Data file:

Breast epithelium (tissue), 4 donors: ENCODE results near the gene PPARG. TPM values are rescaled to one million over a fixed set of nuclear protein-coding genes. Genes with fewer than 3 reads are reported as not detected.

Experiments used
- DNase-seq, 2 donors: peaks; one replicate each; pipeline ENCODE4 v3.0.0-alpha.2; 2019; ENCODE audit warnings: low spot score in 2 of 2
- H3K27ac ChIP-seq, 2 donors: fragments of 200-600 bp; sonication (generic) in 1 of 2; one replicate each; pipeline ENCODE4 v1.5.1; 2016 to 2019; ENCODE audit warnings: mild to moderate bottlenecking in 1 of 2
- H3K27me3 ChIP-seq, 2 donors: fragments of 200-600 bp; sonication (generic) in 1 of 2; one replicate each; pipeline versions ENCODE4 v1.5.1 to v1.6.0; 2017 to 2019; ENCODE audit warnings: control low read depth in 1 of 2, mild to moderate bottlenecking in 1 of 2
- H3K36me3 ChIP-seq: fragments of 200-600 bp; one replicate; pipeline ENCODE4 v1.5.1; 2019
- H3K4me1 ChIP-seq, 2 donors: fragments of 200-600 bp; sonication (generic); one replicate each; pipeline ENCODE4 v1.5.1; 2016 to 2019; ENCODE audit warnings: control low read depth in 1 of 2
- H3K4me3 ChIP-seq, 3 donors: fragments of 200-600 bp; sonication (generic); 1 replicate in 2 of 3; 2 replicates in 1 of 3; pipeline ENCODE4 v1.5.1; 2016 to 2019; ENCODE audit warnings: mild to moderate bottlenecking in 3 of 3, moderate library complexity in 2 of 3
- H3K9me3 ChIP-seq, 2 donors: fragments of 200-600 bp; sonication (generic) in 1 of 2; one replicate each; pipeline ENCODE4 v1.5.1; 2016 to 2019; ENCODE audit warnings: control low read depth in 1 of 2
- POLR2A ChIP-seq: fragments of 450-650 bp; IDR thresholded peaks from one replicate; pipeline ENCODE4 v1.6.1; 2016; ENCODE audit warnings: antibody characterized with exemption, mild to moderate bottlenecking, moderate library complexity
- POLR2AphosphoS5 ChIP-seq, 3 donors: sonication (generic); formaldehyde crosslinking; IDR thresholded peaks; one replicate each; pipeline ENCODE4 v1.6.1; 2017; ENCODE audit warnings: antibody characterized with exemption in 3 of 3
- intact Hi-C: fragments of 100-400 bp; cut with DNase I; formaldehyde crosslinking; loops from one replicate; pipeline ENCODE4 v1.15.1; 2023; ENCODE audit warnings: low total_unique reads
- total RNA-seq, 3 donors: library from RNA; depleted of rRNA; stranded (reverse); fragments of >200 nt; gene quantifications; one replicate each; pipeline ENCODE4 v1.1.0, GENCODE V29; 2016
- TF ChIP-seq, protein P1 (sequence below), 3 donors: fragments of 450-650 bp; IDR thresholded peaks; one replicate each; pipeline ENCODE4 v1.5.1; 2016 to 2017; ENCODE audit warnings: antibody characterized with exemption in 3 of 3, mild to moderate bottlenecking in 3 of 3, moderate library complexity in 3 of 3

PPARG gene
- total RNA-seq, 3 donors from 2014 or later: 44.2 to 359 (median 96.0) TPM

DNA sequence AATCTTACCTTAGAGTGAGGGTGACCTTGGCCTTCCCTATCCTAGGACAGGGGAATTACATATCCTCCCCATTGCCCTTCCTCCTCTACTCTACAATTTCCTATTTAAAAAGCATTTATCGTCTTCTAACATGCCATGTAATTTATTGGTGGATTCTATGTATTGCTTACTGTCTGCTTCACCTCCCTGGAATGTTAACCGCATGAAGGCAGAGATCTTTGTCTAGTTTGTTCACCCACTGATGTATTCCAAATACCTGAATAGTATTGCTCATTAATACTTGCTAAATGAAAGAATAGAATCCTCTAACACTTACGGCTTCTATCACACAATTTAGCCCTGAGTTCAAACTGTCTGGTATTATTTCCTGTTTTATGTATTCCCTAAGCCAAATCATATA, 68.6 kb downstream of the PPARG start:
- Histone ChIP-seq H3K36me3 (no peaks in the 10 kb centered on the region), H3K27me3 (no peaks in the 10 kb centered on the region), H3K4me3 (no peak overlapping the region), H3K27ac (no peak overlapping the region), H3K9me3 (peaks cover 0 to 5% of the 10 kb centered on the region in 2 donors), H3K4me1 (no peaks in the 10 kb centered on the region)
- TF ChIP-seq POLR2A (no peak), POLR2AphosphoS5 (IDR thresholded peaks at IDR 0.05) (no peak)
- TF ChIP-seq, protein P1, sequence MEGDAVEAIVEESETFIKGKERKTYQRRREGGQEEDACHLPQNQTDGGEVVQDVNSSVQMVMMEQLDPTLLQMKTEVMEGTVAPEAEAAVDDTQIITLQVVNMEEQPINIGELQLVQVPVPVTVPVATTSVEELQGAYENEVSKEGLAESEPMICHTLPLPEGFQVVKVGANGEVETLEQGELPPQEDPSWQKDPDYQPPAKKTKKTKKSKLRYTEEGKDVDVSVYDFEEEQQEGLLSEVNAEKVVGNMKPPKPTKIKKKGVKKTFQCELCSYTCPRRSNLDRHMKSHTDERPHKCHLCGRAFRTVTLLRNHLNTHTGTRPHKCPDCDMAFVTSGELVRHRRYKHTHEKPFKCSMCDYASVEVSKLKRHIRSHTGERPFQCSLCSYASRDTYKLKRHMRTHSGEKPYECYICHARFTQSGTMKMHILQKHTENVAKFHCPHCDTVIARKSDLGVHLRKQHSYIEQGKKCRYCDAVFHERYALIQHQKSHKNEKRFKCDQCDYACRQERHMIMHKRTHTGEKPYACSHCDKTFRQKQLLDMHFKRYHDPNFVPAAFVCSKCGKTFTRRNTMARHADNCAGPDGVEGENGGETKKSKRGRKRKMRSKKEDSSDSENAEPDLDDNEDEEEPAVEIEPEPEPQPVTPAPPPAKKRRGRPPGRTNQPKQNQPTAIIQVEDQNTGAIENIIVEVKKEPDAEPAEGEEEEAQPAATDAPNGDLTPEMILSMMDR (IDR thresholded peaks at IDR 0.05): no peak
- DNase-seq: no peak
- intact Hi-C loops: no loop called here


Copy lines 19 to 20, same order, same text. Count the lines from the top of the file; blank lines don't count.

- TF ChIP-seq POLR2A (no peak), POLR2AphosphoS5 (IDR thresholded peaks at IDR 0.05) (no peak)
- TF ChIP-seq, protein P1, sequence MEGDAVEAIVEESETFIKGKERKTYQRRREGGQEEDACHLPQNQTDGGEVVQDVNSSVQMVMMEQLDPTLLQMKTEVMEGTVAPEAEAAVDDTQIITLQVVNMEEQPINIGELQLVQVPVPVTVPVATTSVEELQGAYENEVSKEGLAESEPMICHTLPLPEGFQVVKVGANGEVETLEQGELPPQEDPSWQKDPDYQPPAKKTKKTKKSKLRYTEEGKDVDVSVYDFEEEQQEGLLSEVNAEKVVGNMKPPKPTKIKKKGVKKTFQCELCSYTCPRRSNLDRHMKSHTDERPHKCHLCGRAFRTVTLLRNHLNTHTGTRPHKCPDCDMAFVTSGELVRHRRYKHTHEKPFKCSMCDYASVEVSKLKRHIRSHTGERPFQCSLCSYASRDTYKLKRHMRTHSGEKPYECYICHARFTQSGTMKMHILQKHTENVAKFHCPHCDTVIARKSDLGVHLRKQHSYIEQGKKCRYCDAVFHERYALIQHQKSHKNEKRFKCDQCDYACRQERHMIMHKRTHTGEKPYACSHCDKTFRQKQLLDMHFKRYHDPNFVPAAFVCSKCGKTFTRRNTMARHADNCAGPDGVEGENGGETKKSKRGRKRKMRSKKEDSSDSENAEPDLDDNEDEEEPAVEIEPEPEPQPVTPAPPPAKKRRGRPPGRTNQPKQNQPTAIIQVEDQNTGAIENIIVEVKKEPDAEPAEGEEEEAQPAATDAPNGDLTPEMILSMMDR (IDR thresholded peaks at IDR 0.05): no peak